Medical Futility: Strike Two
Capron, Alexander Morgan
Hastings Center Report. 1994 Sep-Oct; 24(5): 42-43.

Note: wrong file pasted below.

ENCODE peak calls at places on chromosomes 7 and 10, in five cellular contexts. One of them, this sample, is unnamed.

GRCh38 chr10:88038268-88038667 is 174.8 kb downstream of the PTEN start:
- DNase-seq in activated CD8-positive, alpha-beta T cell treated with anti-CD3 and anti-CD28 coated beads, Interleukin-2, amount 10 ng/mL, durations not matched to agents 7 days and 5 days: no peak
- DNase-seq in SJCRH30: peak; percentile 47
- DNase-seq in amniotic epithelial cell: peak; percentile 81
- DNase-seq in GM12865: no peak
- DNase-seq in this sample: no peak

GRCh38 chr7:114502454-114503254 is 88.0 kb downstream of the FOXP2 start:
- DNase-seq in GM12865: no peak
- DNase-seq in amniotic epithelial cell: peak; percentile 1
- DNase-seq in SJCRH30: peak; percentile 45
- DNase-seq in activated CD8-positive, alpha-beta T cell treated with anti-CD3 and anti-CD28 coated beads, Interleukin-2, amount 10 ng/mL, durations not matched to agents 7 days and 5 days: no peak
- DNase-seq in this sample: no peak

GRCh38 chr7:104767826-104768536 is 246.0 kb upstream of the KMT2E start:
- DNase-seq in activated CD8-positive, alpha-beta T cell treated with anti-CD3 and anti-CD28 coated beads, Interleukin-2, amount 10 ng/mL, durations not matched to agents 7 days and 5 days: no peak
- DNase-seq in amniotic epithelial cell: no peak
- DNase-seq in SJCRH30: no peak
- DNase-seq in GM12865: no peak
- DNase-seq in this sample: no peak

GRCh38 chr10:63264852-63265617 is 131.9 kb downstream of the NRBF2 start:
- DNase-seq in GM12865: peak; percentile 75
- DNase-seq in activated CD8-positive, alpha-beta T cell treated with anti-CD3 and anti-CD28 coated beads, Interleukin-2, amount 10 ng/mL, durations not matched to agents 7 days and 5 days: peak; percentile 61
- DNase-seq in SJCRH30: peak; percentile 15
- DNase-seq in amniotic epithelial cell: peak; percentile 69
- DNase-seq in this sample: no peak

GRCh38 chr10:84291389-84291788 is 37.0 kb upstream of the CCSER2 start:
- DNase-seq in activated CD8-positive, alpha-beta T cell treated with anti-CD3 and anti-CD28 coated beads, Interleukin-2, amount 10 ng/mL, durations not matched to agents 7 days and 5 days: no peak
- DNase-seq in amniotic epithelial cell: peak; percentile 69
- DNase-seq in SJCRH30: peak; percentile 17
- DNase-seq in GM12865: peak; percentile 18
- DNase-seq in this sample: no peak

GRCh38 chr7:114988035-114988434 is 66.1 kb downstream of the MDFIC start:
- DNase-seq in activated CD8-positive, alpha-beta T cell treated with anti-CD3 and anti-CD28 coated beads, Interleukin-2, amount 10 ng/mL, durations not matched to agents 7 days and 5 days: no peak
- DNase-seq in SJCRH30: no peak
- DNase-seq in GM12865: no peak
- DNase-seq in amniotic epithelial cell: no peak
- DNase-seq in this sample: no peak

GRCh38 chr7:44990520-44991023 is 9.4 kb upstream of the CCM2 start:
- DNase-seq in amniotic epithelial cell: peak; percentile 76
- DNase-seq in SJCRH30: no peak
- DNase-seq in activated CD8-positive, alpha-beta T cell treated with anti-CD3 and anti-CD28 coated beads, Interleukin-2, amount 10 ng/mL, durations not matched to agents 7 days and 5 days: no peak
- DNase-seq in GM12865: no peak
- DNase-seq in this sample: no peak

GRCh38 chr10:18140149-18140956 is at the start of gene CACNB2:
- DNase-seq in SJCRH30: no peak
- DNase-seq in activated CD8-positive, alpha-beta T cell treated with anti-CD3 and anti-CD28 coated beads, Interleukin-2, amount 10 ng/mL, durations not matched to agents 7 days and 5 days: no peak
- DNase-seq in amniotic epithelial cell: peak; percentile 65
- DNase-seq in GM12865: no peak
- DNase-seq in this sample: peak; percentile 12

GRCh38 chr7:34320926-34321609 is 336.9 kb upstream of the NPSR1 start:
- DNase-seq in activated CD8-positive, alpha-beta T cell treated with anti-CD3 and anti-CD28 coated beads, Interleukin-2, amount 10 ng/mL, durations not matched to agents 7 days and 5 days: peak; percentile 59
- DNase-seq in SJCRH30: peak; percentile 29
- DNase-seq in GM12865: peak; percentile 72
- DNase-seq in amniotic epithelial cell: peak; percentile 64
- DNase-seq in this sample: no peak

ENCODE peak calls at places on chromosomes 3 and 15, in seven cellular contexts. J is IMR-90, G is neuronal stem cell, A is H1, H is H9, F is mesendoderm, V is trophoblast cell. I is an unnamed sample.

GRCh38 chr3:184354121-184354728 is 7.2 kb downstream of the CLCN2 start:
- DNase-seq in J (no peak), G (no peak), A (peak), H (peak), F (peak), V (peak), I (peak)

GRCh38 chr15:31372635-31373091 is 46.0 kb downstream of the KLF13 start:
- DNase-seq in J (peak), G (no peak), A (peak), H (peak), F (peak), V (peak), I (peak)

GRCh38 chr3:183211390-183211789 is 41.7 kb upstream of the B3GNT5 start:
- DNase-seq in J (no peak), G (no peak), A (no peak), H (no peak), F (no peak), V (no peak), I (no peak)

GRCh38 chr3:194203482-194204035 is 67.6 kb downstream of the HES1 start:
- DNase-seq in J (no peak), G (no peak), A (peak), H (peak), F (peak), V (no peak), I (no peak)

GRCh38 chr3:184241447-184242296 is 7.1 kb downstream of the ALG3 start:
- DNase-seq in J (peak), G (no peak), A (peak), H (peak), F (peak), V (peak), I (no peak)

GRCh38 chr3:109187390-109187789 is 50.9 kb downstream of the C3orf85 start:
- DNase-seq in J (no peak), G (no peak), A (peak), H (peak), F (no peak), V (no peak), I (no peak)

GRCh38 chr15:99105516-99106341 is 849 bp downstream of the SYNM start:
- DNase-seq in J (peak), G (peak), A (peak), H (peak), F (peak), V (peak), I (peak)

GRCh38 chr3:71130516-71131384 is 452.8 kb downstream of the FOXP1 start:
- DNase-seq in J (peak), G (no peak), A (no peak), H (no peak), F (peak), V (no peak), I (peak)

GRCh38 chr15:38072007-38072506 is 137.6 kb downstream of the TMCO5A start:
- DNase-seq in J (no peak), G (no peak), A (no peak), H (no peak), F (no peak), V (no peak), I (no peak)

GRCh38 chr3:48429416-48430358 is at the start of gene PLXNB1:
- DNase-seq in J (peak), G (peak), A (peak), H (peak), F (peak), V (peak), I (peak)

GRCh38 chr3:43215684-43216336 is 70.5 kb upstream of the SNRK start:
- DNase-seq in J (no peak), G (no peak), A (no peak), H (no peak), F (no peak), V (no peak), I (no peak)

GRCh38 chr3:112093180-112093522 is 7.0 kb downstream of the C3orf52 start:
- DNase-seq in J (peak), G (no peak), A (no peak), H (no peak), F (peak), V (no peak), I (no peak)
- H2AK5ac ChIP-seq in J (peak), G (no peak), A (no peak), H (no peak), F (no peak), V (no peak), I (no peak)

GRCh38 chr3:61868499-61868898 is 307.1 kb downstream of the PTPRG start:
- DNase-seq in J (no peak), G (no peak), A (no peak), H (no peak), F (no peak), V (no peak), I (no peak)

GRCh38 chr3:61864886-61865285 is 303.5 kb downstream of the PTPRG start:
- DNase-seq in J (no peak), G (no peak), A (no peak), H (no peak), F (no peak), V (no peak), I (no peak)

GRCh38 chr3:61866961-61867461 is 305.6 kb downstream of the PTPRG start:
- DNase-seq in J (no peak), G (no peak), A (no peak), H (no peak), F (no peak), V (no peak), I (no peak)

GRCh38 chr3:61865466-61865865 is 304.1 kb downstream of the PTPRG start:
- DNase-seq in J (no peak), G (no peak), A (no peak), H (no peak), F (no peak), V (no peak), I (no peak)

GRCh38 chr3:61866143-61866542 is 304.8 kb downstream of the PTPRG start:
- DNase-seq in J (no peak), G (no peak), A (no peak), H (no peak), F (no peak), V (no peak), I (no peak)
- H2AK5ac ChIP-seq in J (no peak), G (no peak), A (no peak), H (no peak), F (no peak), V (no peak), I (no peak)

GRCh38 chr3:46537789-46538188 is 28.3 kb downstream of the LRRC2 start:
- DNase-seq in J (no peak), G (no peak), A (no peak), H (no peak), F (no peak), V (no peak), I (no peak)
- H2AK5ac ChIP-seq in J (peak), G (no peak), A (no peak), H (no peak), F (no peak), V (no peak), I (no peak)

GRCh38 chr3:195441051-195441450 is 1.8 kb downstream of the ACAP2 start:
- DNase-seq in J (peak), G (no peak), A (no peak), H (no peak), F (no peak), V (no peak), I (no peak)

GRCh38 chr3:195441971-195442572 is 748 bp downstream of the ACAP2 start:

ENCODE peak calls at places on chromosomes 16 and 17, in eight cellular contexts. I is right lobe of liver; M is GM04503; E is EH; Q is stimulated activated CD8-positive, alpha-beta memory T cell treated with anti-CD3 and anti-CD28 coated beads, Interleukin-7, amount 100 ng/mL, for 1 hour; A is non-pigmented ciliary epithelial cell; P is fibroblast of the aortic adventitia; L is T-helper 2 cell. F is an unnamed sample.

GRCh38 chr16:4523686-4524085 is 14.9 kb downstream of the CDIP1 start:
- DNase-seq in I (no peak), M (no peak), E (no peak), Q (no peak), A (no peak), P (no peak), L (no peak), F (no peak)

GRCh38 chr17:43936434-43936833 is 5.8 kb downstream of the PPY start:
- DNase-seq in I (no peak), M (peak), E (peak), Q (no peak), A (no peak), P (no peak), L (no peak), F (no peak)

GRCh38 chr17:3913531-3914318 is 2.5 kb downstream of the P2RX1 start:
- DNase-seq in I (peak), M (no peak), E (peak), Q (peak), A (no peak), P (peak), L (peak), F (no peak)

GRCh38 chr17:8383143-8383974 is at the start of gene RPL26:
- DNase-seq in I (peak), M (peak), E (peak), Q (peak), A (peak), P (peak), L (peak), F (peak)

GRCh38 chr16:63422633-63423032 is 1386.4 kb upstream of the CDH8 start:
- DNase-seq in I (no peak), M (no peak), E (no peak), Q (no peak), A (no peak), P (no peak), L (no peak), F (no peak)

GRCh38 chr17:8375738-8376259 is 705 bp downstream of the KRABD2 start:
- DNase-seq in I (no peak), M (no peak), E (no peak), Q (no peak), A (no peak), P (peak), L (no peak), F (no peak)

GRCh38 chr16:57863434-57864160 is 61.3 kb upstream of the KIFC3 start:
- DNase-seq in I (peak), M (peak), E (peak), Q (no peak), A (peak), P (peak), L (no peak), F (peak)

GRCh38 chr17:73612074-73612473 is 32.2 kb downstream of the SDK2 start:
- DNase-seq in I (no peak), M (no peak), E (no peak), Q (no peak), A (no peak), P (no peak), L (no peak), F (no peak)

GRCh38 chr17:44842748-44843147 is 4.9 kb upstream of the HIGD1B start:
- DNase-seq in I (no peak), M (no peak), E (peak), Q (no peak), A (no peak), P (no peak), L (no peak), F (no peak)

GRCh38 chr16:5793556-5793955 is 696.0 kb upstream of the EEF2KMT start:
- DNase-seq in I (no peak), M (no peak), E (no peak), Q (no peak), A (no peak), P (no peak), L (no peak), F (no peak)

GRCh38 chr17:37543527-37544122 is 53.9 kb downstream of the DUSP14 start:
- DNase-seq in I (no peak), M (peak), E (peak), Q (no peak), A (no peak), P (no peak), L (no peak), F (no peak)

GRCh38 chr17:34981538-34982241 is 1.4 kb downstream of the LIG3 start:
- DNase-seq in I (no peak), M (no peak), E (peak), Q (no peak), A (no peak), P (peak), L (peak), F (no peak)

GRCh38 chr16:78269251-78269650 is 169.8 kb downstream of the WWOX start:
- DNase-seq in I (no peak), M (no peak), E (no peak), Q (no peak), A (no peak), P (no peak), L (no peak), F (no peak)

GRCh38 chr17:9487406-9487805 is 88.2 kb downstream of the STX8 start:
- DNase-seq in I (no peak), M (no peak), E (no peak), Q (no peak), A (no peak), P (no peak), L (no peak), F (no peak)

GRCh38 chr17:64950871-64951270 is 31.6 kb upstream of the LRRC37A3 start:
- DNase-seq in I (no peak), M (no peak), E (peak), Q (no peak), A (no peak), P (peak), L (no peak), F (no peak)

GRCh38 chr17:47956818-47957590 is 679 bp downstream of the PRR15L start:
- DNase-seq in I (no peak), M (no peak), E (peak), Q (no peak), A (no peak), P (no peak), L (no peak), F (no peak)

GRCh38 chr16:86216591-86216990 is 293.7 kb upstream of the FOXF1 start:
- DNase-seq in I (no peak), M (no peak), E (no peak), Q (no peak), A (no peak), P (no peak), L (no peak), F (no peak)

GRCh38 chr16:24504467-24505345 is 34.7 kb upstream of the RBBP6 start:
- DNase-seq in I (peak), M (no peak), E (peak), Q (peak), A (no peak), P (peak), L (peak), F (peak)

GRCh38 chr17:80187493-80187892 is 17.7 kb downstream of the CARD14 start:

...The lesson for the Baby K case is that a decision to intervene medically can never rest solely on a particular technology (such as mechanical ventilation) or a particular condition (such as apnea) but must always involve the complete circumstances of the patient and the treatment setting. This principle applies as much to emergency treatments as to any other, and it can only be hoped that if other courts fail to incorporate this understanding into their interpretation of EMTALA, Congress will clarify that the act is intended to outlaw discrimination against poor patients, not command that patients be equated with their symptoms and be provided with every medical intervention known to have any physiologic effect on those symptoms regardless of the prospect of truly benefitting the patient. In each case, "benefit" must be defined through a fair and open process that respects patients' wishes without making those wishes the only basis for decision.
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